§ MR. GEORGE A. HAMILTON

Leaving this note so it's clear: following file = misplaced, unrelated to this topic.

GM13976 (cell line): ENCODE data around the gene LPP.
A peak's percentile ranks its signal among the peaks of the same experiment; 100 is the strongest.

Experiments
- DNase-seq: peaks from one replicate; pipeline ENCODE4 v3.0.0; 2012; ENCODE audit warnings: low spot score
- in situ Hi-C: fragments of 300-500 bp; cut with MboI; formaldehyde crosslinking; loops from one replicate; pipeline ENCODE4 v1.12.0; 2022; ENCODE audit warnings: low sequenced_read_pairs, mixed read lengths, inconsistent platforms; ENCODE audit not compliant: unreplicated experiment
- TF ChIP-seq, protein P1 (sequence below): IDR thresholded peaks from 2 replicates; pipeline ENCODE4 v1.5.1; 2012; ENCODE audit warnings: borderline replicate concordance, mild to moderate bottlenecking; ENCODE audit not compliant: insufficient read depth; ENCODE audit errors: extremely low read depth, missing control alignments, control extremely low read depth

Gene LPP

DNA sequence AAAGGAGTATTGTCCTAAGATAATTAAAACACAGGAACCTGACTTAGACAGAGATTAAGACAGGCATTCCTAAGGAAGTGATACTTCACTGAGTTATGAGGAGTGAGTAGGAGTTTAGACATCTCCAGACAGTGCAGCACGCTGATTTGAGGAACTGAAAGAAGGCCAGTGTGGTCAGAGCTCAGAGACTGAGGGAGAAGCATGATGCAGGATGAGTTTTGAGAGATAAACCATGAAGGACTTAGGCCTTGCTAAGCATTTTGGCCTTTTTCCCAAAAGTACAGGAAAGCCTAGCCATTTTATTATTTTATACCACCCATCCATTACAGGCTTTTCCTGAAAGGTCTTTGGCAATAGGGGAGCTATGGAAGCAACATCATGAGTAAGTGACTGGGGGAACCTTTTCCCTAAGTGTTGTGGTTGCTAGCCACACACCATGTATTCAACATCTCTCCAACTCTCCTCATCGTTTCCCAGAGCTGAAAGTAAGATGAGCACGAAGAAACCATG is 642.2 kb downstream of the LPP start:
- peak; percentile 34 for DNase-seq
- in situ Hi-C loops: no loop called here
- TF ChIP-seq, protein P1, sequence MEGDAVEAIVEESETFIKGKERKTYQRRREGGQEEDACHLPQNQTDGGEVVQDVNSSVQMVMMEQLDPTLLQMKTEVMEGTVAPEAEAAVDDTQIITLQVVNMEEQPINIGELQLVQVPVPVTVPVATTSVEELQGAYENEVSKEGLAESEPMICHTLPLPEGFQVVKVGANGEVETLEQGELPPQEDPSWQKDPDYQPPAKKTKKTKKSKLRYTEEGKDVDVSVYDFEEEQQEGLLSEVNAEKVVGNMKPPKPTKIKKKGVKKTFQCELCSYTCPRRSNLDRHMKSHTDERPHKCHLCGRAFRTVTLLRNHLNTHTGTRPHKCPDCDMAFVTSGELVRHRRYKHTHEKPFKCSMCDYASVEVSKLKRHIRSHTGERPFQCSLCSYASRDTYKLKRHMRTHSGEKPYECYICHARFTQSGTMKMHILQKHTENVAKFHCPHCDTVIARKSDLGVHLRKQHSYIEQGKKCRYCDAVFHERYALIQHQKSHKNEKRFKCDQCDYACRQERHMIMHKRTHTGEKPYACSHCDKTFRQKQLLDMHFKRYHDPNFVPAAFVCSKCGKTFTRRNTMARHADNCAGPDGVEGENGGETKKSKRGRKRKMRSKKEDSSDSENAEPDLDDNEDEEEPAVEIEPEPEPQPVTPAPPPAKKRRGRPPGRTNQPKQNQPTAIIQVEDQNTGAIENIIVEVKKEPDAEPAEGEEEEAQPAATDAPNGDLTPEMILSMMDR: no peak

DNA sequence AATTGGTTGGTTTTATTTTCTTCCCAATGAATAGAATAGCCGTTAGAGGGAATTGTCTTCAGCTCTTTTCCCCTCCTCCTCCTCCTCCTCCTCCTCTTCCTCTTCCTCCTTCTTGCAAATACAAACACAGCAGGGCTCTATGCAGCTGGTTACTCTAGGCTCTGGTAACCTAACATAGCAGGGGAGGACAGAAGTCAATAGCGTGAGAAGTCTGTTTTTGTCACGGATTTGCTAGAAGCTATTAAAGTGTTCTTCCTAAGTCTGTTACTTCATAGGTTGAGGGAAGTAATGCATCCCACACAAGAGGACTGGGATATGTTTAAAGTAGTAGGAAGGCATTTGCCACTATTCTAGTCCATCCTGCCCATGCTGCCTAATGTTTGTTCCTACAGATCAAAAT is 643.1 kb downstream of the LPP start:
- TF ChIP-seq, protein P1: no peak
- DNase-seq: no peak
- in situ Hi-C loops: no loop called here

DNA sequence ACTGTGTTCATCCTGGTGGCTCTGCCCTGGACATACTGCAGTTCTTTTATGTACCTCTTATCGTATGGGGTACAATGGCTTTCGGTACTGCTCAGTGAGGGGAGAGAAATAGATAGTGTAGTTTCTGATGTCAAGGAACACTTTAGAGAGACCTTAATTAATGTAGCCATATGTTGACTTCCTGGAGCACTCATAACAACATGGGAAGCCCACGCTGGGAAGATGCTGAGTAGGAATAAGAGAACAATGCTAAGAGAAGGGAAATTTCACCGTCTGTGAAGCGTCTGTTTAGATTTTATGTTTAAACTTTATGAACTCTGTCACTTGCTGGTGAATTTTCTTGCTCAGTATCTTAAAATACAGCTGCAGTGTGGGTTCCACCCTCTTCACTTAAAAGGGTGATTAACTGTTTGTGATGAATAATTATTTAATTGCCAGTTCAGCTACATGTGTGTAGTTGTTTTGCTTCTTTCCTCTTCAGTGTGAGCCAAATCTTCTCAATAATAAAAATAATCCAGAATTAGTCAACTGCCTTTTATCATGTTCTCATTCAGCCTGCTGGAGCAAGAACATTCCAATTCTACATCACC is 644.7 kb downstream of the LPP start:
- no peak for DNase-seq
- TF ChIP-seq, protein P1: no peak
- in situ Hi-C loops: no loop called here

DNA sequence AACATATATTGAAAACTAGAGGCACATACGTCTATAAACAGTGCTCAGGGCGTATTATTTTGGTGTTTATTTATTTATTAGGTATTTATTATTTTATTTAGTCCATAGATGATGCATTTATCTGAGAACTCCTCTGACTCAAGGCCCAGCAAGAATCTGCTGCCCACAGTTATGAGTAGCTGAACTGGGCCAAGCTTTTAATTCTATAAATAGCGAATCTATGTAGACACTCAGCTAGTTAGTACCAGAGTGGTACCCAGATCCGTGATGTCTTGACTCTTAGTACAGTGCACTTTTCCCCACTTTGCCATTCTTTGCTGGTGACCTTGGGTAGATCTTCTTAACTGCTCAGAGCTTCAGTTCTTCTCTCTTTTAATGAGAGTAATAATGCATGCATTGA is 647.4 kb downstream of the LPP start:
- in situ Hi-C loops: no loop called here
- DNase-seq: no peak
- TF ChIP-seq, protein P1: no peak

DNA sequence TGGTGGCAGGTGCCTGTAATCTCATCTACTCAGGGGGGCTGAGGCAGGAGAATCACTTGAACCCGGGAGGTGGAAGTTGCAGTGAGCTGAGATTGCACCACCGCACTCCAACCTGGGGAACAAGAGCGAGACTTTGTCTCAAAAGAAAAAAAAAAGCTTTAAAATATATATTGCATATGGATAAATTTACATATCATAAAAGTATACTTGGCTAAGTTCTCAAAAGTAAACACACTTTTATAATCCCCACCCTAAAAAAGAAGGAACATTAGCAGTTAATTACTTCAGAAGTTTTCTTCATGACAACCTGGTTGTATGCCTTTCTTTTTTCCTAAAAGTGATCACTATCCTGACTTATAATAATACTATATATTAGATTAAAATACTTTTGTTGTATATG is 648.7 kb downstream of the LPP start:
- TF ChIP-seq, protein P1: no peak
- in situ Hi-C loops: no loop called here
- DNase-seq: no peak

said, he had a very important petition to present. It was a petition from the Bishop and Clergy of the diocese of Meath, in synod assembled. They stated that by constant residence in a district extending from the sea to the Shannon, and comprising two and a half counties, they were intimately acquainted with the condition of the country, being connected by interest with property, and with poverty by their duties and profession, and were therefore in a position to judge impartially between them. They denied that neglect of their duty was general among the resident gentry, and that such an assumption could safely be made the basis of legislation. They further denied that it was possible for the landlords of the past or present generation to have rendered the people of Ireland independent of such a calamity as the failure of the potato crop, by any means that would have been sanctioned by public opinion or the feelings of humanity; and they deprecated such statements as suggesting a clearance of estates as the first duty of property and the condition of its security. They recommended, as permanent measures, that a right of relief should be given to the aged, the infirm, and disabled; and that this relief should not necessarily involve the rending asunder the ties of nature. They prayed that for the relief of the able-bodied, a demand for labour should be created, by developing the resources of the country. They earnestly recommended that no outdoor relief should permanently be given to the able-bodied, but that the workhouse test (left available by the out-door relief to the infirm) should be retained as the test of 829 real destitution. They further prayed that food might be given to those who were now perishing, without exacting useless lahour; and that a power of ordering such relief, in time of famine, should be vested in the Lord Lieutenant; and that farmers and landlords might be encouraged by loans to cultivate with the spade land which would otherwise remain unfilled. All this they commended to the consideration of the House, expressing their earnest hope that, in adherence to truth and equity, in the sympathy of England, and in the goodness of God, Ireland might yet be preserved.